Life circumstances accounted for most of my childhood friends. My best friend during elementary school was a boy who was in the same class with me, and we mutually tolerated/enjoyed each other’s quirky personalities and shared some common interests. Even if we weren’t always in the same class, we still attended the same school and lived in the same town, so it was easy for our parents to drive each to the other’s house, or meet up on the playground at recess.

Unifying social groups could be topical conventions which bring together like-minded and commonly-interested folks, predisposed to have at least a few things in common with each other by virtue of attendance. Whether it’s the campus ministry I participated in during undergrad, or a conference for people who make websites, these settings provide a lot of social shortcuts that can help strangers accelerate the whole getting-to-know-you part of a new relationship. I’ve made friends online this way where the unifying social factor was a mutual friend that started a podcast. I’m not religious anymore, but I still have quite a few friends I made during those college ministry days or in past church congregations.

I’m a Firestarter

“We have a lot in common.”

Common interests are like starter logs. They can get a friendship going, but you need more than that keep the fire burning. Most of the friendships of my youth and early adulthood were defined by common interests because so many young people wrap up their identities in their interests. Grunge rock. Making stuff. Beach life.

But most people don’t like all the same bands for their whole lives. Most people don’t want to do all the same activities, visit the same places, read the same genres of fiction. People change, and with personal change comes a new, or at least shifting, sets of interests. It’s entirely possible that your interests may shift with your friend’s, but it’s also possible you’ll run out of things to do and talk about if that’s most of the scope of your friendship.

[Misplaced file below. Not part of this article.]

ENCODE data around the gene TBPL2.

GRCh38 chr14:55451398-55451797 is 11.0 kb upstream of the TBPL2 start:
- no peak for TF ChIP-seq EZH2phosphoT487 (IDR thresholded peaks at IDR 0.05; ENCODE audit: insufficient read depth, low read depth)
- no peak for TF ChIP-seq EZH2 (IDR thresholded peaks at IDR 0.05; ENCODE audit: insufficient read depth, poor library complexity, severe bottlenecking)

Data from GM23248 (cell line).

I’m pretty sure that’s why my best friends from high school aren’t even acquaintances of mine today. We all went to separate colleges at different times and, when we came back together after an extended time apart, we’d all been shaped by new experiences, influenced by new people, and our tastes had changed in different ways. Those common interests were just about all we had between us, so there wasn’t much left when they no longer aligned. I don’t morn the loss because I recognize that none of us really did anything to split up the group. We just grew up and grew apart.

“Well, I gotta keep it going keep it going full steam”

If common interests are the fire starters, shared experiences and proactive communication are the fuel and oxygen, respectively.

With legal adulthood came increasing autonomy. Now I could travel, make some (limited) financial and social decisions on my own, and generally explore the world around me a bit more. I didn’t need my mom to drive me to my friend’s house to socialize. My friend and I could decide, together, that we wanted to drive up to New Jersey to see Weezer in concert one college summer. I’m not in to Weezer as much anymore (though their first two albums will always be some of my favorite music) and my friend was never as big a fan as I was, but we will always have that trip. We will always have that time spent traveling, sharing in the choices, consequences, and rewards of those days. Shared memories have the ability to unite us in ways that don’t change with our tastes.

But that same friend and I rarely talk anymore. We were best friends for years (and I dare say we could still pick right back up and have a helluva time together), but because the lines of communication have long run silent, we just don’t keep up with each other. There are loads of factors that can disrupt communication; with this friend I think it’s because we shifted into different stages of life. But what differentiates that friendship from the ones I still count as strong and active is that my still-healthy friendships include regular, two-way communication.

“I felt so symbolic yesterday”

I don’t think I’m saying anything profound here, and I’m certainly not speaking from a place of expertise. But I dunno, maybe it’s the kind of introspection that comes with the awareness of one’s own aging.

Thanks for reading, friend.